Lewis & Clark HS, Ferris HS
Hall of Fame Class of 2010
When it comes time to recognize a coach, many people turn to the coach’s records and statistics. Won – Loss records are recognized along with team titles and individual performances. Many times, the true character of the coach is lost in the endless list of statistical records. There are some that rise above the stats. There are some individuals who honestly represent what the coaching profession is all about. Pat Pfeifer is that coach. Track and Field lost a great friend in 2009. Cancer took his life in December but his memory will live on with his induction into the Hall of Fame. To say Pat Pfeifer loved to coach is an understatement. The most telling statistic one should focus on when looking back on Coach Pfeifer’s career is the fact that he coached 96 sport seasons. What a testament to a great coach!
Pat grew up in Spokane, Washington. He attended North Central High School where he excelled at football and track. He went on to attend Eastern Washington University where he was a member of the track and field team. Upon his graduation from EWU, Pat began teaching at Lewis and Clark High School. Thus began one of the most remarkable coaching careers in state history. Pat Pfeifer coached 37 years of track and field. He spent eighteen seasons as either a head boys coach or a head girls coach, one season as the head coach of both and he spent eighteen seasons as an assistant coach. From 1968 to 1980 he served as an assistant coach for the LC boys and girls teams. From 1981 to 1983 he served as the head coach for the LC girls team. In 1984, he was the head coach for both the LC girls and boys teams. In 1985 Pat moved to Ferris and served as the head boys coach until 1993. During that time, Pat also served as the head football coach at Ferris. From 1994 to 1998, he served as an assistant coach for the Ferris boys and girls teams. In 2003, Pat moved back to LC where he served as the head girls coach until 2008. It was during his retirement from teaching that he served his final head coaching years at LC. Retirement for Pat was nothing more than an opportunity to enjoy the coaching profession he cared so deeply for his entire life.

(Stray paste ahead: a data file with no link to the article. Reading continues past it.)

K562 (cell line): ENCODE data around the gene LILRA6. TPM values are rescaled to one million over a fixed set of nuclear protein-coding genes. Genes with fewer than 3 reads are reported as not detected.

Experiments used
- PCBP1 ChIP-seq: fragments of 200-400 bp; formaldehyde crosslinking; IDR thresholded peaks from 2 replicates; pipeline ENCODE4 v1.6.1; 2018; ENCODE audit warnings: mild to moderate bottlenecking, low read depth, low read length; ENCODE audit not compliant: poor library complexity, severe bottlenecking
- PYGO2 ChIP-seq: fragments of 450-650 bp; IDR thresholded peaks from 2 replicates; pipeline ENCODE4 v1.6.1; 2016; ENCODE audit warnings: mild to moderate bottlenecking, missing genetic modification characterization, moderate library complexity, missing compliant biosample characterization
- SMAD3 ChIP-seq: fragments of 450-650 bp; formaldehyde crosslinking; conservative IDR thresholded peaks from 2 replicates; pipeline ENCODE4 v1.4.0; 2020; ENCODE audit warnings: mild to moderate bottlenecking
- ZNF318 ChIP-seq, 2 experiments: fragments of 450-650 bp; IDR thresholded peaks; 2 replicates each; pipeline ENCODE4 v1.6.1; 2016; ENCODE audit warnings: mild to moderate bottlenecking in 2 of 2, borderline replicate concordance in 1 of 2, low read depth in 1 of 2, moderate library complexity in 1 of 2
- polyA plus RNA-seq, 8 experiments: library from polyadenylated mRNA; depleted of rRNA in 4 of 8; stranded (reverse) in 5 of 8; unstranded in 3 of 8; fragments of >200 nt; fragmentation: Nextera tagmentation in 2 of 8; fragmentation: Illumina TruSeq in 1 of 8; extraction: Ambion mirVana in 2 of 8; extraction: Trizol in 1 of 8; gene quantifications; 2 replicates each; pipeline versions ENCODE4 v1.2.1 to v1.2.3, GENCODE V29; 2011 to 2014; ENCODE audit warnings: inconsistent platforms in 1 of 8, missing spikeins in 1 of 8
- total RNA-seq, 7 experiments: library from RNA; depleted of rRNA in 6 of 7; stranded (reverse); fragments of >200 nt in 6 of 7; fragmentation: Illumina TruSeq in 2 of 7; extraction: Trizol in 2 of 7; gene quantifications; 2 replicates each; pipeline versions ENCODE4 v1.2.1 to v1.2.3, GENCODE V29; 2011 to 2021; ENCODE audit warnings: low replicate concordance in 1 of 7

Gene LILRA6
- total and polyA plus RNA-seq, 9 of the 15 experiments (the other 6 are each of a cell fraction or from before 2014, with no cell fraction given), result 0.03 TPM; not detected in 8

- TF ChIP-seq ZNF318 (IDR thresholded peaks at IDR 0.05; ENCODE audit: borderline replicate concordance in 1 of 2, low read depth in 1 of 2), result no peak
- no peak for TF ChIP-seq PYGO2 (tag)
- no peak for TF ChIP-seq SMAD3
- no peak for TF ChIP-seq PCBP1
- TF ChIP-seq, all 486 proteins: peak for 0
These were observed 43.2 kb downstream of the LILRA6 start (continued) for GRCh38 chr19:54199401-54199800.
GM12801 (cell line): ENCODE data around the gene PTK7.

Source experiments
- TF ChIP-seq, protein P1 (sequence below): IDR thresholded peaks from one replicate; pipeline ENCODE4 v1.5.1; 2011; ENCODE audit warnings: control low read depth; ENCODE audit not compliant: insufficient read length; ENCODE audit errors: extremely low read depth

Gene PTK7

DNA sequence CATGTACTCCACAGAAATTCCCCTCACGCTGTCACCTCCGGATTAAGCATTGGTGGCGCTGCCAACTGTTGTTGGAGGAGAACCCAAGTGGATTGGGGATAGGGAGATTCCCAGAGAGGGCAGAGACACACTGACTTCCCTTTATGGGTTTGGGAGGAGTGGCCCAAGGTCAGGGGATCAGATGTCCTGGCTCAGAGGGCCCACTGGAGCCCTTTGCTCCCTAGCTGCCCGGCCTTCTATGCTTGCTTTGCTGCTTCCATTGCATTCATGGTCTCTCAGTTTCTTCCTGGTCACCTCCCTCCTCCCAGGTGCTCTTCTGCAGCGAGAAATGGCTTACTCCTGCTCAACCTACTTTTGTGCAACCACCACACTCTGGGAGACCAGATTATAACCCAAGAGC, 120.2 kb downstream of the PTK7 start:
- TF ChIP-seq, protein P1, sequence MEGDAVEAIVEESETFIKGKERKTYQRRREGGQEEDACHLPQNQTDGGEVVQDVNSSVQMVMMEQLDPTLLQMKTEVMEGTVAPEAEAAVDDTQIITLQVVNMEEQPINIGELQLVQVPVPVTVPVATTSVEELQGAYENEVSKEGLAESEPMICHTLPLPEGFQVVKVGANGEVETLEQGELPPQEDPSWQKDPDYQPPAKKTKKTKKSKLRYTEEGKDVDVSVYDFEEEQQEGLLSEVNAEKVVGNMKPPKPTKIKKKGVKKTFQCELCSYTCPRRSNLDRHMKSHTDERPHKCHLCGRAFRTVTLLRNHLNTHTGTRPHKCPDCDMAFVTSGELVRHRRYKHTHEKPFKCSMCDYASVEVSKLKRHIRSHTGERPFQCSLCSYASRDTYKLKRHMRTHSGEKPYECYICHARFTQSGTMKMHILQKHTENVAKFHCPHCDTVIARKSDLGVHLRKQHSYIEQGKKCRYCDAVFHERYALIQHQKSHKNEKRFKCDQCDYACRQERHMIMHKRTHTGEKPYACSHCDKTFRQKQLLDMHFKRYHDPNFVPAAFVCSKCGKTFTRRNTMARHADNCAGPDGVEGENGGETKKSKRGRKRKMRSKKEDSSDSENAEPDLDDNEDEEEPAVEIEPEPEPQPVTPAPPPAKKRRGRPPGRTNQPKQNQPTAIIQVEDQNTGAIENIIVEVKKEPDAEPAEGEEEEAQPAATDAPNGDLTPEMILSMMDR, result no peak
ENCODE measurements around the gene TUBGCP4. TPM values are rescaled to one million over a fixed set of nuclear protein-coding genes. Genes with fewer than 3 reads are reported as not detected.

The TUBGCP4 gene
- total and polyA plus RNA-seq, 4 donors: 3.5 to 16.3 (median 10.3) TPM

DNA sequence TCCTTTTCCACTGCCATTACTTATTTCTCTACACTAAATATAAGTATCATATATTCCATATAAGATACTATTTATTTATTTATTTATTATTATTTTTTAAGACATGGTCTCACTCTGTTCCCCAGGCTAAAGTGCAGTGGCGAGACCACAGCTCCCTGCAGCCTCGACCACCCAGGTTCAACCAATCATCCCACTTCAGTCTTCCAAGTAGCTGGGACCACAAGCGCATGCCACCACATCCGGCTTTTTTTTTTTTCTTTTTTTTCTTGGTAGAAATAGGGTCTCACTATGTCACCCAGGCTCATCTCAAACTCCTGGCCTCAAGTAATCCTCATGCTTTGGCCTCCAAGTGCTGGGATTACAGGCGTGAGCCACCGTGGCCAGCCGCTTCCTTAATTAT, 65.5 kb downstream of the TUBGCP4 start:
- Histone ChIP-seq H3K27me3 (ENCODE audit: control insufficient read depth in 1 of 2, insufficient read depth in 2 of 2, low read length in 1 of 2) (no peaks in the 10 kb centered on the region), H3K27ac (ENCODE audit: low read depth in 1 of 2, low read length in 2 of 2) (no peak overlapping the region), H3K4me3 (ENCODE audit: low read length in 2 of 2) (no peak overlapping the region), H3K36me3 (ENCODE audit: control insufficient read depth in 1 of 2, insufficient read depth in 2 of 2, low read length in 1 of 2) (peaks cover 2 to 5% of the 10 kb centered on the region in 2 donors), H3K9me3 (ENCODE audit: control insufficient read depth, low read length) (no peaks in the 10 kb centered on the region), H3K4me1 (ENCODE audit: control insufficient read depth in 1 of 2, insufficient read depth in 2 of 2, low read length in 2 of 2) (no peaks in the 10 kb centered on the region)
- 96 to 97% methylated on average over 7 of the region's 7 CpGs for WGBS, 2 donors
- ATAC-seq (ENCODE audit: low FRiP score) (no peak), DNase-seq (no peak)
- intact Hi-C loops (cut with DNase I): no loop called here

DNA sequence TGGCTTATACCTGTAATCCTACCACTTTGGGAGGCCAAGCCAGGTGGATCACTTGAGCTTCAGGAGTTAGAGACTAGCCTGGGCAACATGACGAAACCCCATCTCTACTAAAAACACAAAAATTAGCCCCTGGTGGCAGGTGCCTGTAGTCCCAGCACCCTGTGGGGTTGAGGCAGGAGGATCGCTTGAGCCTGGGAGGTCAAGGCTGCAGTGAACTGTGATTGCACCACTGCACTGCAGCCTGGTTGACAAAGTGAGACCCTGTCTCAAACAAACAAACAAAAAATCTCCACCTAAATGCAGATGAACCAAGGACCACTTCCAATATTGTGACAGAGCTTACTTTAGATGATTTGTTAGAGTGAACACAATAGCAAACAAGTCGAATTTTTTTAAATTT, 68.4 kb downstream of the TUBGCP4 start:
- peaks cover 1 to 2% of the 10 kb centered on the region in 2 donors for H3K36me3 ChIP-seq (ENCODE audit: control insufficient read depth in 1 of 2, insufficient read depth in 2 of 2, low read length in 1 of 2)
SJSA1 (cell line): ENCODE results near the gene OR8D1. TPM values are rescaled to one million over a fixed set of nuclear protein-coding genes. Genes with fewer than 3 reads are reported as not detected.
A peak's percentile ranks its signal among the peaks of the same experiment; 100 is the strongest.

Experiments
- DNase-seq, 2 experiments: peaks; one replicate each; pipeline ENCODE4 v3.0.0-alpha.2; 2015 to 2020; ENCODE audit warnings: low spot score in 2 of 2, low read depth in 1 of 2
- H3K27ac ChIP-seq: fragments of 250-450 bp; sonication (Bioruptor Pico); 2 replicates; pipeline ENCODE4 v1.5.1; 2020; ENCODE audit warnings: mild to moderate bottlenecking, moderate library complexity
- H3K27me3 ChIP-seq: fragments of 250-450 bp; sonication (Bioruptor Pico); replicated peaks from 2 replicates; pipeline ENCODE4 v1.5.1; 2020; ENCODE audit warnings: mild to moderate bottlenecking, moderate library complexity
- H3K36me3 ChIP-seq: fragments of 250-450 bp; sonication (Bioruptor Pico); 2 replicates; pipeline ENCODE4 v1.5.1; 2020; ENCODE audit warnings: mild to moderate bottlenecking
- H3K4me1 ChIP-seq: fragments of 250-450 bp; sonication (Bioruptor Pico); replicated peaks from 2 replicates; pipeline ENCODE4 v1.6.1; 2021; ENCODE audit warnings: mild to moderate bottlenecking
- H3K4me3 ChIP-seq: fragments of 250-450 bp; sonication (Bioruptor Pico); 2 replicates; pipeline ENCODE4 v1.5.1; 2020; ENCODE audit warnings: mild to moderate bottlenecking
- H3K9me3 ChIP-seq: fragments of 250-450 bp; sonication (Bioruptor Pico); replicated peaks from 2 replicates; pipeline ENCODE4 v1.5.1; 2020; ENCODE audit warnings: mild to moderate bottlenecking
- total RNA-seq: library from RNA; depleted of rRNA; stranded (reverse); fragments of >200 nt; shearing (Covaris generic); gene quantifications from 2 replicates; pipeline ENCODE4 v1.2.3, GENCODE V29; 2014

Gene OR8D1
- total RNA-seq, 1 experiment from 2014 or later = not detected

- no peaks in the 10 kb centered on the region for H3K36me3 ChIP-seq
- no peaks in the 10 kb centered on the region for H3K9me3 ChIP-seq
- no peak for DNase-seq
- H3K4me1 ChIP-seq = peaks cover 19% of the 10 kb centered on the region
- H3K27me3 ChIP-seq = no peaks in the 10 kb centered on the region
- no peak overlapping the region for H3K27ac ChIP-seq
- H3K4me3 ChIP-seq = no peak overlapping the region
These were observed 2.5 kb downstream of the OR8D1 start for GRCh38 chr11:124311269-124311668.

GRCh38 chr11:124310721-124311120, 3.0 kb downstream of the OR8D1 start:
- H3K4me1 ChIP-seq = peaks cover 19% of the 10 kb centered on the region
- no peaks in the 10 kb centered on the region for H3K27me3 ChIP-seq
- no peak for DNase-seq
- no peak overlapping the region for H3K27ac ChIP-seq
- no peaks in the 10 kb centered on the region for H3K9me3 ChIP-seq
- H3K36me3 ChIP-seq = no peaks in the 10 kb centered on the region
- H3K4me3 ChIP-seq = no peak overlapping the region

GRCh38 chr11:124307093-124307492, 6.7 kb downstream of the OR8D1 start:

During his time as a track and field coach, he coached eleven individual state champions, six regional champions and too many district champions to count. His head coaching career included seven top ten teams placing at the state meet, two Greater Spokane League championships, and an outstanding dual meet record. One of the most telling signs of his coaching career is the fact that he coached seventy-seven entries into the LC Girls Hall of Fame. He was recognized as the GSL coach of the year in 2005. Recognition was common for Coach Pfeifer. In 1992, he was a recipient of the Disney Teacher Award. He was presented with the Washington State Coaches Association Lifetime Achievement Award, an award that was in recognition of this remarkable 96 season career. The Washington State Football Coaches Association awarded him a Golden Helmet award. He was a mentor to many young men and women athletes and coaches. It is fitting that two of his children went on to coach with him at LC, his son Mike and his daughter Stephanie. His daughter Stephanie will carry on the Pfeifer name as the head girls coach at LC. At the end of his life, it can be said that Pat Pfeifer was a true coach!
Pat was married to his favorite English teacher Sally, an outstanding member of the Lewis and Clark faculty. He was a loving father to Mike, Stephanie, Jeannie and Alyssa. He lived his life with the honest acknowledgement that he loved coaching. He coached until the very end. To see the outpouring of respect and admiration is a testament to the commitment he made to the profession he loved. Coach Pfeifer’s enthusiasm for the sport of track and field and his love for coaching made LC track and field and Ferris track and field a special experience for generations of young athletes. He is a great man and his memory lives on in the many athletes, coaches, parents, community members and other people he touched over his great career. His indu When you think of the sport of track and field in Kelso, Washington, you will end up hearing the name Joe Stewart. If you ask about Coach Stewart as a coach, you will hear about the positive influence he had on the student athletes he coached before you hear about his outstanding coaching achievements. Coach Stewart is described as being a fatherly figure that told his athletes what they needed to hear not necessarily what they always wanted to hear, as a friend that cared about you not only within the sport he coached but in every aspect of your life and as a guidance counselor who paved the way for you to further develop by guiding you toward college. His athletes said that Coach Stewart taught his athletes to strive to do their best no matter what their ability and his focus was always on improving. By improving, winning would take care of itself. His influence was so great that the community named the Kelso High School track after him in 2004. Quite a recognition for a Kelso alum from the class of 1972.ction into the Track and Field Coaches Hall of Fame is a testament to his numerous contributions to the sport in Washington State and the Greater Spokane community.